The implementation of the new lower secondary curriculum has suffered another setback as teachers of the pioneer class, now in senior three, lack teaching materials. The missing essential materials that teachers across the country are requesting include the teacher’s textbooks and learner’s guides.
According to the schedule, the Ministry of Education and Sports was expected to deliver the key materials to schools in December of last year and in January of this year to assist teachers in preparing their schemes of work in time for the school reopening.
Isaac Muganda, a teacher in Wakiso district, says that in the absence of the required materials, many teachers are already resorting to the old curriculum for, which teaching materials are available. “Due to the absence of these materials, mainly books, many teachers are reverting to the old curriculum. This may not be ideal, and therefore, we urge the government (Ministry of Education) to deliver these books as soon as possible,” Muganda said.
During a recent interview, Dr. Grace Baguma, the Director of the National Curriculum Development Centre-NCDC, confirmed that the required books had not yet arrived in schools. Although several teachers were attributing the unavailability of the materials to NCDC, Baguma clarified that the responsibility lies with the Education Ministry.
“The problem is not ours, as many people out there are saying. We designed the curriculum, and the Ministry procured service providers who were tasked with developing, producing, and distributing the teachers’ textbooks and learners’ guides,” she said.
The curriculum developer advised teachers that, in the meantime, they can use available textbooks and other materials from the old curriculum to generate content and learning activities for their students. “Our teachers need to learn to be creative and innovative. The new curriculum is not entirely alien, and someone should be able to use the old materials available to generate content and learning activities for their students,” Baguma said.
John Okumu Emorut, the manager for secondary education at NCDC also noted that NCDC has been training teachers on textbook writing, to develop materials for use in the classroom. He states that using this knowledge, teachers are expected to develop some content to kickstart teaching in Senior Three as they wait for government textbooks.
Charles Kahigiriza, the headteacher of Ndejje Secondary School noted that the absence of these materials is greatly affecting the implementation of the curriculum. Kahigiriza revealed that in the absence of the required materials, some innovative teachers are using the syllabus to develop their own teaching materials. He, however, pointed out that developing such materials can only be done by teachers who have mastered the curriculum.
Muganda, however, disagreed with Baguma and Kunya, stating that what they are saying is the ideal thing that is expected, but the reality on the ground is completely different. He argued that to date, many teachers have not yet understood the new curriculum, and others have never got a chance to train on the same.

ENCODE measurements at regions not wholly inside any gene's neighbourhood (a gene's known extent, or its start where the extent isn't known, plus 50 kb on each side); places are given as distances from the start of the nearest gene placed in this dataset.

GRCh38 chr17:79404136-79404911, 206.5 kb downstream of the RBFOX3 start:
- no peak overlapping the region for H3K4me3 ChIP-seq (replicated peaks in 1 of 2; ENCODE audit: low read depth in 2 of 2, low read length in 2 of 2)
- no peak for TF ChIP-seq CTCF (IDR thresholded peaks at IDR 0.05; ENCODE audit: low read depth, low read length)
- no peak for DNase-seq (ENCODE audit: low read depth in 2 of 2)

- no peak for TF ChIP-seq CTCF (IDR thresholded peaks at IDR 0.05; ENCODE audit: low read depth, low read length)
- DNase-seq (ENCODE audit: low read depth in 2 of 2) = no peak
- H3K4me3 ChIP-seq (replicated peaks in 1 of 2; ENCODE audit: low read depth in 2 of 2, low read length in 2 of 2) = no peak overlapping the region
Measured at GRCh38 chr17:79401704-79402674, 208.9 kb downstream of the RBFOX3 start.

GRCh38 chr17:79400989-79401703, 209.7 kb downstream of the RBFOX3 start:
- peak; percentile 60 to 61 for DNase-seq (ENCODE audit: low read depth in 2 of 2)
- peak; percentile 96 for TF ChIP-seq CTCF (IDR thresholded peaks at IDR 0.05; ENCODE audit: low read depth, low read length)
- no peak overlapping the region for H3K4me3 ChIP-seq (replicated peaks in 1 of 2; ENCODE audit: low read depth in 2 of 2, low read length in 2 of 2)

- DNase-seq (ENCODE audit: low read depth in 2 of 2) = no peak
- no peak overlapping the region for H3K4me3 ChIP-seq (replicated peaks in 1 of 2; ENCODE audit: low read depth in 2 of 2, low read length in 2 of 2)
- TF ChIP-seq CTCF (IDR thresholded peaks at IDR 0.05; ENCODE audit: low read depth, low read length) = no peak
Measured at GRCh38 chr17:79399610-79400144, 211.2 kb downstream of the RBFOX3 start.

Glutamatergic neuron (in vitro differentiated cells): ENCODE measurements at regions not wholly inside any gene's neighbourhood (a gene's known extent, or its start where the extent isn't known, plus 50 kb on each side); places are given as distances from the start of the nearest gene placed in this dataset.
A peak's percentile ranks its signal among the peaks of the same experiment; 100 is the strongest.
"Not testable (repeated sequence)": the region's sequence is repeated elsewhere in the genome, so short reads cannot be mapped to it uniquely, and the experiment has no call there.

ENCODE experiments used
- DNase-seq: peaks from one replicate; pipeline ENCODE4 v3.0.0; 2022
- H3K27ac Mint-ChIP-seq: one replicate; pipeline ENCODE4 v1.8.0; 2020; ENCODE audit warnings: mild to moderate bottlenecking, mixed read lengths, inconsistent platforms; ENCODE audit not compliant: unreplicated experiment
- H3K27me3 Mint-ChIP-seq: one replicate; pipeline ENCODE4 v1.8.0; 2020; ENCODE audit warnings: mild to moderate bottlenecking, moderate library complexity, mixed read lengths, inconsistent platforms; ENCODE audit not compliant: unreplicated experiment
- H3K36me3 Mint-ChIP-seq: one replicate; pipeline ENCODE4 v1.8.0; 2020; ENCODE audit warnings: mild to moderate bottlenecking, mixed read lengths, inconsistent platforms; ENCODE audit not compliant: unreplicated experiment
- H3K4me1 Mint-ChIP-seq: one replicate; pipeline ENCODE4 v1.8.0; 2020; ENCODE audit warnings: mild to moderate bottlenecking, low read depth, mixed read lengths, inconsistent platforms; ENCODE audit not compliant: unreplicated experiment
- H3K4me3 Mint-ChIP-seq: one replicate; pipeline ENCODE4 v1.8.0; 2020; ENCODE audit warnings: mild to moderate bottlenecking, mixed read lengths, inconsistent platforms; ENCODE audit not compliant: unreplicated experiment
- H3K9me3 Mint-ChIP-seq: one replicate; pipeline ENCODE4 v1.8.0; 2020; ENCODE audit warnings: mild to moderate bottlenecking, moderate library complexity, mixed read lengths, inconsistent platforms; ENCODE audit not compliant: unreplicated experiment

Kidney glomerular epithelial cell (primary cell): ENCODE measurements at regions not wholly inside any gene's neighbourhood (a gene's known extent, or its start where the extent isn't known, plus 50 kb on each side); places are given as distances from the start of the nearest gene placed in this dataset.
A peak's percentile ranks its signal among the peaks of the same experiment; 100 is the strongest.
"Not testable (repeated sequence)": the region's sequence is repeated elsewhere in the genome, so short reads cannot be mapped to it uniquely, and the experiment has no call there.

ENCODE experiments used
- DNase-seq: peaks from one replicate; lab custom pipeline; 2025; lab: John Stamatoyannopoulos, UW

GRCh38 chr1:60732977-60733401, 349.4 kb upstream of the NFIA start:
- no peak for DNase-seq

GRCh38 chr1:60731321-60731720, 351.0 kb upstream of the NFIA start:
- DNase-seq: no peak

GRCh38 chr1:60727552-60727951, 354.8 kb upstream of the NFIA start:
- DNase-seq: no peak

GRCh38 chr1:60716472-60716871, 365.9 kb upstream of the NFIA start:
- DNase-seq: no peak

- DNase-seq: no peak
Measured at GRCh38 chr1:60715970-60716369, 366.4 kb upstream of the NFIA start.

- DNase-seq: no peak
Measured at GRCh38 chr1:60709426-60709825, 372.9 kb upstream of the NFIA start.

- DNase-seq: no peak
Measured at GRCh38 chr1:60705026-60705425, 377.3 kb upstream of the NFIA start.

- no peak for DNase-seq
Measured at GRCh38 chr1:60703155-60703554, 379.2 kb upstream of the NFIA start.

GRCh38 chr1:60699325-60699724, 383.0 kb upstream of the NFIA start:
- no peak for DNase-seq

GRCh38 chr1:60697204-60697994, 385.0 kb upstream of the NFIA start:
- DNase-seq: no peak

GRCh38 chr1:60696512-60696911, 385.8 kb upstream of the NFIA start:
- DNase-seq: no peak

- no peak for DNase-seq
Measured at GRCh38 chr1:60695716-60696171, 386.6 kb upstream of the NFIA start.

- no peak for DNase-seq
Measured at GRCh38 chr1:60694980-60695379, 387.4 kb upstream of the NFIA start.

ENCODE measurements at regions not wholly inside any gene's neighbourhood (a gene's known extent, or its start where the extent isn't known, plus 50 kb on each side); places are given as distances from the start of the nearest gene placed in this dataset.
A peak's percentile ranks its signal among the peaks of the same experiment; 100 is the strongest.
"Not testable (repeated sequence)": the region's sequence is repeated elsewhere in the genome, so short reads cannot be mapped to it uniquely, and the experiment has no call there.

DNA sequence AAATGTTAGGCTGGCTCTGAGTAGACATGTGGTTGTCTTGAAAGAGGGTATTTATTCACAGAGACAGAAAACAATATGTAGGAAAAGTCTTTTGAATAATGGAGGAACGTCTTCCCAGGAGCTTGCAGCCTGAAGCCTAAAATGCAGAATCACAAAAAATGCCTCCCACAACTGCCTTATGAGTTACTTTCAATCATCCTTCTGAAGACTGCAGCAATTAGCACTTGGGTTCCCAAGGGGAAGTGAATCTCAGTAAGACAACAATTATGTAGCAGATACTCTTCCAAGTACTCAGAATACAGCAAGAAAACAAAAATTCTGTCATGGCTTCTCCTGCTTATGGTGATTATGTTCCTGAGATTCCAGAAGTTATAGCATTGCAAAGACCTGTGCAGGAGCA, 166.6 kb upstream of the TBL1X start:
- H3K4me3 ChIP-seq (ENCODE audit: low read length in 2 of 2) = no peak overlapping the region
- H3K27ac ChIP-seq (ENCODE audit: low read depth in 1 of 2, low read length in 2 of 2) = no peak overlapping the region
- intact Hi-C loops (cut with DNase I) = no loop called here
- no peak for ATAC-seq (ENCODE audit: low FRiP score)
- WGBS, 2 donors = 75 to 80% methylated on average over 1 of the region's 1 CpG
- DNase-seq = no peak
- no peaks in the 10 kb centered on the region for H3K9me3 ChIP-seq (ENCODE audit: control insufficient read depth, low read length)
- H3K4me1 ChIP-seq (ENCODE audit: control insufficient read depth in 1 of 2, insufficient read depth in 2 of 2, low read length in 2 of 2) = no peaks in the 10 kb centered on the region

“Few training sessions have been provided, and they have not benefited all teachers. The situation is worse in the private sector. Using old textbooks would not have been an issue, but some teachers end up teaching outdated curriculum when instructed to use their old textbooks, which poses a risk,” he added.
According to available information, the Ministry awarded contracts to 19 publishing companies to produce books for Senior Three and Four. The books are reportedly worth Shillings 40 billion and will be distributed to both private and public secondary schools.
Our reporter has since been given two different reasons for what has caused the delay in distributing the necessary books. Okumu stated that the reason for the delay in distributing the necessary books is that the Ministry has not yet conducted a validation exercise for the books delivered for Senior One and Two.
The official argued that the distribution of Senior Three books cannot be carried out until the validation exercise for the previous lot is completed.
Dr. Denis Mugimba, the Ministry’s spokesperson, provided a different explanation when contacted. Mugimba stated that the validation exercise for senior one and senior two was completed a while ago. Mugimba added that the procurement of senior three textbooks was completed but there were some delays on the part of the publishers.
Since the introduction of the new curriculum in 2020, its implementation has been challenging. It should be noted that even during the initial rollout, schools did not have the necessary materials for Senior One learners.
Due to the absence of these textbooks and limited training on how to handle the new curriculum, many teachers gave up on the new curriculum and continued with the old one. Recently, during a meeting with headteachers held in Kampala for the Senior One selection process, Ketty Lamaro the Permanent Secretary acknowledged this fact and appealed to headteachers to ensure that their teachers implement the new competency-based curriculum.